Gone were the Rastafari-inspired walls of a boisterous dancehall. Gone was the muted pink glow of a stripped-down living room. When Rihanna performed earlier this week at the Brit Awards, she abandoned the Caribbean settings from the just-released dual videos for her number one hit “Work”, and instead emerged onstage in her own alternate universe. Using her all-white ensemble of a crop top and fringed harem pants as a projection screen, splashes of fluorescent patterns fell across her body. As she sang “Consideration” with SZA and “Work” with Drake, she practically morphed into an avatar. For almost everyone watching, it was an unexpected and, well, electrifying interpretation of the island jam, but for Philippa Price, the director and multimedia artist behind the digitized settings, it’s hardly New Wave.
Price, who uses technology and sci-fi references in her hyper-surreal video work for the likes of Lion Babe and Brooke Candy, tells us how the unconscious ’80s vibe of “Work” took her straight back to the future, and why she believes in the power of performance over video.
How did this collaboration come about?
Her team had seen some of my work and originally approached me about doing a video for her. That turned into creating this performance, which I’m really happy about. I much prefer creating performances. Videos now are so accessible and, in a way, disposable. With a performance you are creating an experience, a special moment in time.
What were some of the influences behind the set design?
Sci-fi and technology have always been and always will be major influences of mine. I’m a science nerd at heart and that always finds its way into my work. Salvador Dalí is also a major influence, too. His surreal and vast landscapes were something I looked to when creating the world of this set.
What technology did you use to produce this alternate universe for Rihanna?
I can’t give away all my secrets, but it did involve a shit-ton of projectors!
For the song “Work,” it’s so natural to place the song within a context of a dancehall, but you’ve uprooted it and placed it within a whole other sphere. How did you start to think about “Work” in more futuristic terms?
I love contradiction. Placing things together that you would never imagine working is what creates the most interesting outcomes for me. Yes, putting “Work” in the context of dancehall would be natural, but I never want to create anything that is expected. Actually, when I first heard the “Work” track, it took me more to the ’80s than Jamaica. I think the repetitive “work, work, work” made me think of ’80s corporate style—plus the beginning of the track has a sort of Talking Heads sound to me. I wanted to combine that vibe with a dancehall influence but not use any of the typical visual language you would expect. Dancehall and Jamaica hold a very special place in my heart; I have family there and spend a lot of time there. So I thought about stripping the vibe of dancehall down to the most basic elements: dreamy bright colors, ethereal lighting, bold graphic shapes. Adding in my sci-fi touch, that I can’t avoid, and you get the future dancehall land I created. The Land of Dutty Wine, 2084!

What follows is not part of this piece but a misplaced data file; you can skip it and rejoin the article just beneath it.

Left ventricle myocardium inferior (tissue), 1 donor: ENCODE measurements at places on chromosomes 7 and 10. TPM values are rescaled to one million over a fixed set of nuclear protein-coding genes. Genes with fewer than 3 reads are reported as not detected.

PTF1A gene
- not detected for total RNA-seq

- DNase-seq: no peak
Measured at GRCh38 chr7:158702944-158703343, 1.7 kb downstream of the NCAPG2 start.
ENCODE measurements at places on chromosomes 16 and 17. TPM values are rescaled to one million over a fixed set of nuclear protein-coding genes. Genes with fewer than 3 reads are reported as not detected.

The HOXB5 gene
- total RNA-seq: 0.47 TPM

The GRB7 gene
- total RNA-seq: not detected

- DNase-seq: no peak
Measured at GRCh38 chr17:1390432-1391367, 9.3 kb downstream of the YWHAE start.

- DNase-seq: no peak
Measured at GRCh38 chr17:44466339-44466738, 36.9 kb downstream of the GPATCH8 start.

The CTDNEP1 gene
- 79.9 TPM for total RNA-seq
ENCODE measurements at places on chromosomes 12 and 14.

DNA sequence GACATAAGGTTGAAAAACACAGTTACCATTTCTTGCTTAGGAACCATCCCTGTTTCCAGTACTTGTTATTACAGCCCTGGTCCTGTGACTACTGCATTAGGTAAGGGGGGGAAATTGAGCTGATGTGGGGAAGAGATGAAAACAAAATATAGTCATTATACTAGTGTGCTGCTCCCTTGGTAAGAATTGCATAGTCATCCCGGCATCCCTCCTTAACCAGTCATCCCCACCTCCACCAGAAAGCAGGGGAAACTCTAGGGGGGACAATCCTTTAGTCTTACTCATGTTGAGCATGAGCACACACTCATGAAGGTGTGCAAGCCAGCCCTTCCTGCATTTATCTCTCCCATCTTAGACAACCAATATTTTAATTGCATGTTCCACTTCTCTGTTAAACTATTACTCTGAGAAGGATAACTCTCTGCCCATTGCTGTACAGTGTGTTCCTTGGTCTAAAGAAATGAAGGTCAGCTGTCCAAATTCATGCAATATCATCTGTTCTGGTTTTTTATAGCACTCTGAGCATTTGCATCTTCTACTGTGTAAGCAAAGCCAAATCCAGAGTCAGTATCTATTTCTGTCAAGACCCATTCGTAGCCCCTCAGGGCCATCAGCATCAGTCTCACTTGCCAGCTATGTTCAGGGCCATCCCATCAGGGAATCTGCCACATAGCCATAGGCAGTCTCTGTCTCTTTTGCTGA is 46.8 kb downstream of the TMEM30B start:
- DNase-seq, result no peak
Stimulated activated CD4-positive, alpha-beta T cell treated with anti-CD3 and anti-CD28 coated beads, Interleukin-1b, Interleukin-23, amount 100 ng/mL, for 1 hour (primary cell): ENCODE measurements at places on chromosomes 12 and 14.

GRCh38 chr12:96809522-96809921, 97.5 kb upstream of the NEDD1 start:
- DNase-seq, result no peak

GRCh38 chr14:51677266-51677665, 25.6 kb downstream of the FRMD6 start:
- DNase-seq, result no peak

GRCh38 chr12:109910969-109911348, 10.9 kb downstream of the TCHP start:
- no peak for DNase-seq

Were there certain details about her costume you had to keep in mind when designing the set?
Mel Ottenberg styled and designed the costumes for the performance and he did an incredible job. We decided that keeping her in white would be best for the projections. The pants he chose for the piece were so perfect: the fringe on them created really interesting effects when they picked up the projection. Putting the dancers in black also looked incredible because they became silhouettes within the set.
What’s it like working with Rihanna?
She is amazing to work with. We vibed right off the bat, and I think she really trusted my ideas. She loved everything I showed her from day one, and I was actually surprised by how much she trusted me!